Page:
“If a lawyer fights a case to earn a living, I have no problem with that. Apan su vanda nathi,” said prime minister Narendra Modi, in a matter-of-fact way, like a consummate performer who starts on a low key to build momentum. Most of his supporters already knew who he was talking about. “Kapil Sibal,” volunteered some in the crowd that had gathered in Kalol in Gandhinagar district, 25 km north of Ahmedabad.
It was Friday, Dec. 08—three days after Sibal had asked the supreme court to defer the hearing of the Ayodhya dispute to 2019. For three days, on the election campaign trail in Gujarat, Modi had repeated the same pitch: that Sibal was not just a lawyer, he was a senior Congress leader, and his comments showed the Congress did not want the resolution of a dispute dating back to the 19th century. No matter that the Congress had distanced itself from Sibal’s remarks, and Sibal himself had clarified he was not representing the Sunni Waqf Board, the Muslim organisation that is a litigant in the case, Modi had seized the opportunity to introduce one of India’s most communally polarising subjects into the Gujarat election, and showed no signs of letting go.
“Chalo, you are not the lawyer of the Sunni Waqf Board, but at least tell us,” he said, stiffening his expression, raising his pitch, “are you the lawyer of those wanting the Ram Mandir or those wanting the Babri Masjid?”
The crowd broke into applause.
The Ayodhya dispute is just one of the many communal flags that the prime minister has waved in the final week of Gujarat elections. He has used a wide range of dog-whistles to insinuate that the Congress is a party of Muslims, and hence untrustworthy for Hindus. He even went to the extent of accusing former prime minister Manmohan Singh of colluding with Pakistan to ensure his defeat in Gujarat. While Singh took strong objection to Modi’s remarks, the Congress in Gujarat has largely failed to fend off the attacks on both itself and on Muslims. It has now fallen on a 24-year-old caste leader to talk like a statesman.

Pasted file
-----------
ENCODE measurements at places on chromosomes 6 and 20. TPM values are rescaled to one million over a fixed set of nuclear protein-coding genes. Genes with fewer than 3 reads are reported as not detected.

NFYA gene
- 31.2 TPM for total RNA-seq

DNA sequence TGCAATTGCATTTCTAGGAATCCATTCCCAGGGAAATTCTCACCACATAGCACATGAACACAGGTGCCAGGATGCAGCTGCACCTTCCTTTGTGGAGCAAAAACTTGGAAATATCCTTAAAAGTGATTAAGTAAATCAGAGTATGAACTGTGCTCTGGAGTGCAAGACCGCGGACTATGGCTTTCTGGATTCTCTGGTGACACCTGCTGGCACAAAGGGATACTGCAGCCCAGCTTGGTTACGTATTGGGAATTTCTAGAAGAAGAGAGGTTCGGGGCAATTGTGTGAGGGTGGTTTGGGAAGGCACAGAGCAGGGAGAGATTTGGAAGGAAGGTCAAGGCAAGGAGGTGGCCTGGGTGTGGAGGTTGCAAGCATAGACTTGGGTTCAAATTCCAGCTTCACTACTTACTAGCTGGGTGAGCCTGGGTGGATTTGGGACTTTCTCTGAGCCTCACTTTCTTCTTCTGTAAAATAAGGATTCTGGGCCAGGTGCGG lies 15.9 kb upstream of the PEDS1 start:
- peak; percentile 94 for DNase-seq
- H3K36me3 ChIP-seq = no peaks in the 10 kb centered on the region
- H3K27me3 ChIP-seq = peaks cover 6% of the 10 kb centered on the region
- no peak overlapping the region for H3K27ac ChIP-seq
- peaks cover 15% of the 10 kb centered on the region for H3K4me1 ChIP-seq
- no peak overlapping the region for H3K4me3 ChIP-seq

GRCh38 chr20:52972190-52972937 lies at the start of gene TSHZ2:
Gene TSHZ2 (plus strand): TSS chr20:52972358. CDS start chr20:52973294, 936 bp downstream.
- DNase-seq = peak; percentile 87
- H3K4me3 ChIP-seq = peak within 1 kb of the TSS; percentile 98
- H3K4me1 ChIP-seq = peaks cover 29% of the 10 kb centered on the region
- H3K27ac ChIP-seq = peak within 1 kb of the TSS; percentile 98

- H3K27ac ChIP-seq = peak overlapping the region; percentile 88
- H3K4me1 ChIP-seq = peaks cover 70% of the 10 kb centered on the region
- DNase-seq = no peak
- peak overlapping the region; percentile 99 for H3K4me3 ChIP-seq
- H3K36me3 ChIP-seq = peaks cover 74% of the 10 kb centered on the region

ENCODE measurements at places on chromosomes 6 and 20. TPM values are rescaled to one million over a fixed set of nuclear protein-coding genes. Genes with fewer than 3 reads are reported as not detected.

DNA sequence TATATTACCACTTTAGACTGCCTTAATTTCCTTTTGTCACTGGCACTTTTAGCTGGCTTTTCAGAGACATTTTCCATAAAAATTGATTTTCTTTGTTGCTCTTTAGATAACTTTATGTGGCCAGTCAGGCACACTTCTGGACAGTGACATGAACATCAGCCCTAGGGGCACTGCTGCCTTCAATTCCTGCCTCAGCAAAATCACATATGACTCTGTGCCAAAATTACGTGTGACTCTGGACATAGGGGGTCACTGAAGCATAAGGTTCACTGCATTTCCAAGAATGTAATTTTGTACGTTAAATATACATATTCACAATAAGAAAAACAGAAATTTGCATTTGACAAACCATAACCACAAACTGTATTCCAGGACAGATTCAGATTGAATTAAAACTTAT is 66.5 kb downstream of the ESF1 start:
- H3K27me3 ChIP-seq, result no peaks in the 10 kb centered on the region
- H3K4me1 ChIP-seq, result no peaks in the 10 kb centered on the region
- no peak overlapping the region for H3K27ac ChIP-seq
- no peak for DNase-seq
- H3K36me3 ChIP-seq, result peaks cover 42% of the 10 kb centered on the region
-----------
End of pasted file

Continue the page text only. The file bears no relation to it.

“They used to teach us earlier—Hindu Muslim Sikh Isai Bhai Bhai (Hindus, Muslims, Sikhs and Christians are brothers)—now they say Hardik means Hindu, Abdul means Muslim,” said Hardik Patel, the young man who rose to prominence in 2015 as the leader of the Patidar caste. He mobilised large protest rallies that year to demand reservations for the dominant landowning caste. He was arrested, jailed, and outlawed from Gujarat for months, but that has not stopped him from vigorously campaigning against the Bharatiya Janata Party which has been in power in Gujarat for 22 years.
“Think about it,” Patel said. “At election time, they should have been talking about the vikas (development) they have done in the past 22 years, instead they are still talking about the same old issue of Ram Mandir.”
Patel was addressing a gathering in Dholka village, 40 km south of Ahmedabad, on Friday night. Unlike the Modi rally in the afternoon, which was enormous—the buses parked outside the venue had come from all over the district—the gathering in Dholka had an air of intimacy. It seemed men, women, and children had strolled out of their homes post-dinner to listen to Patel in the village square. Some had parked themselves on the rooftops.
“Ram is in our hearts,” Patel told the gathering. “The people of Gujarat even gave bricks for the Ram temple. But have they (Hindutva campaigners) given any account of what they did with them?”
“They are trying to divide us,” he continued. “We will have to stay united. If we are united, we can move forward and the state can do well.”
Unlike the Modi rally, where there was no visible presence of Muslims, in Dholka, Muslim men were part of the gathering. In 2002, members of the Patel caste had actively participated in—even led—the violence against Muslims. But disassociating himself from this communal legacy, Patel said: “Friends, in 2002, riots took place in Gujarat. Even today, 150 innocent Hindus and innumerable innocent Muslims are in jail. The culprits have gone scot-free and those who actually got it done are now sitting in Delhi.”